Both the CEOs of Moderna and Pfizer said a booster dose of their respective COVID-19 vaccines could be required as soon as September for those who were among the earliest vaccinated.
During an Axios COVID-19 vaccine event on May 19, both the CEO of Moderna and the CEO of Pfizer said that depending on the research being done on the efficacy and longevity of the vaccines, a booster shot could be needed between either eight to 12 months after the recipient’s initial two-dose vaccine series.
But the decision is mostly dependent upon health officials at the U.S. Centers for Disease Control and Prevention and the Food and Drug Administration to approve booster shots, Pfizer told FOX TV Stations in an emailed statement.
FILE - Side-by-side image collage of Moderna COVID-19 vaccine boxes and Pfizer-BioNTech vials.
"Based on what we have learned so far, our current thinking is that a third dose, a boost of our vaccine, may be needed at some time in the future to extend protection against COVID-19, subject to approval by regulatory authorities," Pfizer said.
Earlier this month, Moderna’s president said consistently getting boosters every nine to 12 months to prevent severe illness from COVID-19 could be a possibility.
"That probably looks like boosting on a nine to 12 month after primary series as an annual booster for now, at least while we’re continuing to see the evolution of the virus," Dr. Stephen Hoge, president of Moderna, said during an earnings call on May 6.
Hoge noted that Moderna does not believe the virus is going to follow one path of evolution, so the best way to ensure protection "against the broadest number of variants of concern is a multivalent vaccine." Moderna is still waiting to receive complete data, Hoge said.
Stéphane Bancel, the company’s chief executive officer, also discussed the importance of boosters during the call.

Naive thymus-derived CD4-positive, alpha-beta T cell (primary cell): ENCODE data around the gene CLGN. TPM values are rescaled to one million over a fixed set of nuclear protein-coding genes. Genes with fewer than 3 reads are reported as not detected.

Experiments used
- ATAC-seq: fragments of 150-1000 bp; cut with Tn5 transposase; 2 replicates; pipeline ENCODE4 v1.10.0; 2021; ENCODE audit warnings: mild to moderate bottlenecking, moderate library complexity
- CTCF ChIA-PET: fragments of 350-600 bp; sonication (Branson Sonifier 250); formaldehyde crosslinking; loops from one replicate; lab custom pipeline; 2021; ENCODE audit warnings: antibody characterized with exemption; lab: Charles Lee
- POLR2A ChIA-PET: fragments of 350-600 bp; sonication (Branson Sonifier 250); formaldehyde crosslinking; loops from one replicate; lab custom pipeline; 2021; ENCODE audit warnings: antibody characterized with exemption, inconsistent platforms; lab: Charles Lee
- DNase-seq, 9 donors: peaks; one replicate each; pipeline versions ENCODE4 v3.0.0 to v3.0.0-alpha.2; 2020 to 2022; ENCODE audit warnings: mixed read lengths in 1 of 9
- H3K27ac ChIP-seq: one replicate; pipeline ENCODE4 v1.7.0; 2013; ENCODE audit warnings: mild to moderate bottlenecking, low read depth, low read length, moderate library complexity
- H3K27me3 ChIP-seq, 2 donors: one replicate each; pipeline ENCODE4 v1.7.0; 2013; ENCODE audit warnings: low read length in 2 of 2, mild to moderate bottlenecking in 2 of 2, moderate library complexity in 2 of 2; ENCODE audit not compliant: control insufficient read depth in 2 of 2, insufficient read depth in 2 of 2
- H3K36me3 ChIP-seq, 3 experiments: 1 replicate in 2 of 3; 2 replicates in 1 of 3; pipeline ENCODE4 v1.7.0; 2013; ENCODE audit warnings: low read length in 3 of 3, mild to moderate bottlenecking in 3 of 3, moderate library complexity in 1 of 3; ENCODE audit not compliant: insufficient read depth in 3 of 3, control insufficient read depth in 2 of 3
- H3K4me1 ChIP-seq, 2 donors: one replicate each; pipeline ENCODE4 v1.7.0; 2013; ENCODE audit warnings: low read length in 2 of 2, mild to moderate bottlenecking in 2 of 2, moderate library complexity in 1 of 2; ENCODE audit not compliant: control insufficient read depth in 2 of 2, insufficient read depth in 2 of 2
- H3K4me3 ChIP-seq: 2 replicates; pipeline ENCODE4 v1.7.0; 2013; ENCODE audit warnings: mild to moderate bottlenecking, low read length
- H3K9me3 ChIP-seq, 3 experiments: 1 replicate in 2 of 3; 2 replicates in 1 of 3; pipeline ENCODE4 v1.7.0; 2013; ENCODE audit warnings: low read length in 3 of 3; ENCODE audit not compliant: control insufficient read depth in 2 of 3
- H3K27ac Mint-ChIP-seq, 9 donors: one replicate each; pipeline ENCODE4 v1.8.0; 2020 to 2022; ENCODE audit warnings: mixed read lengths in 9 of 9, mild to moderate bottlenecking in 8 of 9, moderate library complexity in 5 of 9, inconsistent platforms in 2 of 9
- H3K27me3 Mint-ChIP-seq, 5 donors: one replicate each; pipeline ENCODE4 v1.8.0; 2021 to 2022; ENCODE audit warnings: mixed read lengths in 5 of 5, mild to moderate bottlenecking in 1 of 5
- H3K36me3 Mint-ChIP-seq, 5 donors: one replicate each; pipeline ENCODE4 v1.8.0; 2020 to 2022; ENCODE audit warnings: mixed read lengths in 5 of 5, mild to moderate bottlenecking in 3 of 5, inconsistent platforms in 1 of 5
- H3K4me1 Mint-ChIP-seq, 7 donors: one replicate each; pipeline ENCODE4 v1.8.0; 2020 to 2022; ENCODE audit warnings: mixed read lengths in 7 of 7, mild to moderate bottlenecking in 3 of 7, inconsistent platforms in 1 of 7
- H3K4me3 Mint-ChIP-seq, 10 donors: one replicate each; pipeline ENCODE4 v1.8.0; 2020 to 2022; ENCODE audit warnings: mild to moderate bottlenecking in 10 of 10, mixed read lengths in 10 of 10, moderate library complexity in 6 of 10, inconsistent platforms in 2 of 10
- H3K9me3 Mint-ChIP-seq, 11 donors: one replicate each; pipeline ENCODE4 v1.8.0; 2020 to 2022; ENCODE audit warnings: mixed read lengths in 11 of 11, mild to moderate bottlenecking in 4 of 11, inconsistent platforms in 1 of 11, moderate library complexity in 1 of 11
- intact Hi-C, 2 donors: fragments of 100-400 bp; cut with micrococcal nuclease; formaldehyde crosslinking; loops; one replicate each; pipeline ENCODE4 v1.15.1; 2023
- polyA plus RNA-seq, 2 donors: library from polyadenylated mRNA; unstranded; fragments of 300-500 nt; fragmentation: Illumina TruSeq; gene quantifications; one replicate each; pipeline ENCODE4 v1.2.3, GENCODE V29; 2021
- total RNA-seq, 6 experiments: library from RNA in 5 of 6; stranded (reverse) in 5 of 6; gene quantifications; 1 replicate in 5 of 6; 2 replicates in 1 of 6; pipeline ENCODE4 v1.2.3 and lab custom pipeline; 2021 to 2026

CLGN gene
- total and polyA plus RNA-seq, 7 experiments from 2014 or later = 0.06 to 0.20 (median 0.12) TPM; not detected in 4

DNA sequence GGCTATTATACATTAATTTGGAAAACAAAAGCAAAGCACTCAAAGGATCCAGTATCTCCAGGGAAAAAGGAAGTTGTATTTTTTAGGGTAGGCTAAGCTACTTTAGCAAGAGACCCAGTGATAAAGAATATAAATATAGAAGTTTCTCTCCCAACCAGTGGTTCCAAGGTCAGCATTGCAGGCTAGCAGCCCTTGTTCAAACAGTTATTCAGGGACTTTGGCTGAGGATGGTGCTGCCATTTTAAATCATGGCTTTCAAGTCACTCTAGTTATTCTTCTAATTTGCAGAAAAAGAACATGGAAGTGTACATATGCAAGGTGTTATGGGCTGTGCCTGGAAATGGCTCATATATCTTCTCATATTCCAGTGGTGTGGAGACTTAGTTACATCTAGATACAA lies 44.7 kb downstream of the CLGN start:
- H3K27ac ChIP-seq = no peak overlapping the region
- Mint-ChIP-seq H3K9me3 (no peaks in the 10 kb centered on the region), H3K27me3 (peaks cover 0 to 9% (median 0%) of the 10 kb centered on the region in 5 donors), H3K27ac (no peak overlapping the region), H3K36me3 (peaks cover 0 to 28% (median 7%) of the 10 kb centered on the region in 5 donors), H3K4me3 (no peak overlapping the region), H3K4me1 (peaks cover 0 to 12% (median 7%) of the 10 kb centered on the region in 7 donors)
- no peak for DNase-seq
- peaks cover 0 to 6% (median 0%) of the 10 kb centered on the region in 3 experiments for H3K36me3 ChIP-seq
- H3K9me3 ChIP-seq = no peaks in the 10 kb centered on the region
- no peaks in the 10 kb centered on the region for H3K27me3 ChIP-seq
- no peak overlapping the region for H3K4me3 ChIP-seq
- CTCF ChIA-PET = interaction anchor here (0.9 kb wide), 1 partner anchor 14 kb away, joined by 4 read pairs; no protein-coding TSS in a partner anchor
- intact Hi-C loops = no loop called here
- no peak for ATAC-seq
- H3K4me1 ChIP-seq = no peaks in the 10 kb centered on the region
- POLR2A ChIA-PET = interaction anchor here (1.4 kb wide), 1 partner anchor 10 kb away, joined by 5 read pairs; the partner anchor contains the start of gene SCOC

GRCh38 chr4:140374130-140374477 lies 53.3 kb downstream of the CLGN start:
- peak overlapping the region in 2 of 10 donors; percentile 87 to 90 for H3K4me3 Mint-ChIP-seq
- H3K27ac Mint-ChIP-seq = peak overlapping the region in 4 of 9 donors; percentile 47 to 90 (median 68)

"New variants of concern continue to emergence around the world. And we believe that over the next six months as the southern hemisphere enters the fall and winter, we could see more variants of concern emerge," Bancel said. "We believe booster shots will be needed, as we believe that the virus is not going away."
Moderna and Pfizer are two of the three FDA-authorized vaccines being administered in the United States. They’re both two-dose mRNA vaccines, as opposed to the single-dose shot offered by Johnson & Johnson.
That means a Moderna or Pfizer booster shot would be a third injection for recipients.
Since the vaccines received emergency use authorization in the winter, more than 123 million Americans have been fully vaccinated, according to data collected by the CDC.
COVID-19 case numbers have declined, but most importantly, hospitalization and death rates have rapidly fallen — preventing the health care system from becoming overwhelmed.
More than 157 million Americans have received at least one dose of a COVID-19 vaccine, and 123 million are fully vaccinated against the virus. President Joe Biden hopes the U.S. will have 160 million people fully vaccinated by July Fourth.
Globally, more than 3.3 million people are confirmed to have died from the coronavirus. The U.S. has seen the largest confirmed loss of life from COVID-19, at more than 586,000 people.
The Associated Press and Jordan Smith contributed to this report.